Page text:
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The number of those working beyond state pension age has almost doubled from 753,000 in 1993 to 1.4 million in 2011, a new report by the Office of National Statistics (ONS) said today. The proportion of the older population who are in employment also rose, but not at the same pace as the number of older workers, which increased from 7.6% to 12.0% in the same period.
The figures show two trends as more older workers are self-employed or work part-time. Around a third (32%) of workers aged above state pension age were self-employed in the last quarter of 2011, compared with just 13% of those below that age. Also, workers over state pension age were twice as likely to be working part-time (66%) than full-time (34%).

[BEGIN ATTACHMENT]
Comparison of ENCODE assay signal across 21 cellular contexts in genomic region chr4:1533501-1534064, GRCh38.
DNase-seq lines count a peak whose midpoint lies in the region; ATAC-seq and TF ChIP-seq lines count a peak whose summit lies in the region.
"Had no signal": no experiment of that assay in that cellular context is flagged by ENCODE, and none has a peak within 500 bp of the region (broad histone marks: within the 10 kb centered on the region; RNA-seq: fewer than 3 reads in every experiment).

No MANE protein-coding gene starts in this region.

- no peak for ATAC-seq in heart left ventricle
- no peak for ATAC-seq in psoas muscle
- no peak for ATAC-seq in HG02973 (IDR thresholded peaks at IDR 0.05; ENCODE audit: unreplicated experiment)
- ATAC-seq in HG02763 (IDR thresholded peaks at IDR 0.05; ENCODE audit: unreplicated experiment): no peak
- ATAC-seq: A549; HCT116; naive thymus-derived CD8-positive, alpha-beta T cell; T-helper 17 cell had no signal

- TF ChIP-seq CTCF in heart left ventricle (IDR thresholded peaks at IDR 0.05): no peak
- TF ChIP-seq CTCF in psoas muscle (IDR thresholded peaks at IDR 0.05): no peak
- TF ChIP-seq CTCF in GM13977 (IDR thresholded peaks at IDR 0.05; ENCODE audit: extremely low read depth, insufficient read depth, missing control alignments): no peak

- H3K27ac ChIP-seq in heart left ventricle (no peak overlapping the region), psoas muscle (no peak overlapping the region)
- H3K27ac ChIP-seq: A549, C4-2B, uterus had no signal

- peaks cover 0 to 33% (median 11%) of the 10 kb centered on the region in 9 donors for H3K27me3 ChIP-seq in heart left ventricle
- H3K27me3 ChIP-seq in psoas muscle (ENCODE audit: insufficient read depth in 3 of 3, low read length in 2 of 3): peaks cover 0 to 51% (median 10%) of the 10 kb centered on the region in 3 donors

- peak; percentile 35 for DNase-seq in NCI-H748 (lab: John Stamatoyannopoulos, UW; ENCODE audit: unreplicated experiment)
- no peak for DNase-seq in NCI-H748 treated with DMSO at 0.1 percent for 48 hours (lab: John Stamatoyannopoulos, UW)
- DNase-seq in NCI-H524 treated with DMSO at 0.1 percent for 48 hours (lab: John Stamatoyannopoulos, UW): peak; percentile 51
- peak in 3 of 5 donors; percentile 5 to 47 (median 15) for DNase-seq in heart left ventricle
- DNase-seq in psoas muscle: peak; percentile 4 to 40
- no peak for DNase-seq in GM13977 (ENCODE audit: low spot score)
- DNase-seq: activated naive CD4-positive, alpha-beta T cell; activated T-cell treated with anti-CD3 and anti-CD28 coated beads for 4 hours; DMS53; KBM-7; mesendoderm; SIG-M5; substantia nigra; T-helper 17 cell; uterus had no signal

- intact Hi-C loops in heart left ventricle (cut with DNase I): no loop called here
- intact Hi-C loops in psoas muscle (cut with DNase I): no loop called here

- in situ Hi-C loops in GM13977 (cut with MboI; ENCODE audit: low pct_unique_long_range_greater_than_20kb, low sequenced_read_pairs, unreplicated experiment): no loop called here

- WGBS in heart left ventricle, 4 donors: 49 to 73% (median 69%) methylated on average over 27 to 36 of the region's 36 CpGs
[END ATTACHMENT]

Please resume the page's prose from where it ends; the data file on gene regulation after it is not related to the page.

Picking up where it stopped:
The statistics also indicate that the majority (61%) of older workers in that quarter were women, mainly employed in lower skilled jobs while men were usually found in jobs classed as higher skilled, including property managers, marketing and sales directors, production managers and CEOs.
On a regional basis, older workers had the joint highest percentage in employment in London and the South East suggesting that higher cost of living in London might be an incentive for older workers to work on rather than move into retirement.